Also, look at what Jesus says in Matthew 8:11, 12. What a stern warning to those who have been given great privileges. We, as Seventh-day Adventists, also are greatly privileged, and should take heed.

What daily practices and choices do you make? More important, how do these choices impact your faith? What can you do to make choices that will cause your faith to grow?

TUESDAY April 19

Demons and Pigs

Read Matthew 8:25–34. What do both these accounts teach us about the power of God? How can we draw comfort from what we see here about His power, especially as we struggle with things so much greater than ourselves?

In Jewish thought it was the prerogative of God alone to rule over nature and demons. After calming a violent storm with simple words (Matt. 8:23–27), Jesus steps onto the eastern shore of the Sea of Galilee, in not only Gentile territory but where some demon-possessed men lived.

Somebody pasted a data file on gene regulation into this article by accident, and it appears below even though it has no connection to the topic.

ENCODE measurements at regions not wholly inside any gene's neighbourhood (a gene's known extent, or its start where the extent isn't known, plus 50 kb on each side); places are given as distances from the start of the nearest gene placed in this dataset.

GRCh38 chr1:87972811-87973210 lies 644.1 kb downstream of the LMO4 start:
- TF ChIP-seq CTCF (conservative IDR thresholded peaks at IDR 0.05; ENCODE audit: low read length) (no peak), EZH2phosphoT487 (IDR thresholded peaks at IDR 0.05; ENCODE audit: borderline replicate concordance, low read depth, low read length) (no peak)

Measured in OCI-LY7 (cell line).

Mark 5:1–20 and Luke 8:26–39 add details to the story of the demon-possessed men. The demons identify themselves as “legion.” A legion in the military was 6,000 soldiers. The demons were sent into 2,000 pigs.

Many have wondered why the demons asked to be sent into the pigs. One tradition taught that the demons most detested empty wandering; they preferred a home of some type, even if it was an unclean pig. Another tradition taught that demons were afraid of the water, and Jesus Himself even makes references to demons passing through waterless places looking for rest (see Matt. 12:43, RSV). There were also Jewish traditions that taught that demons could be destroyed prior to the final apocalyptical day of the Lord.

Yet, the most important point is this: the destructive condition of the men in this story is exactly the destructive condition that Satan desires for God’s children. But Jesus completely changed their lives. All that Satan seeks to do in our lives Jesus can and will undo for those who choose to give themselves to Christ. Otherwise we are helpless against Satan.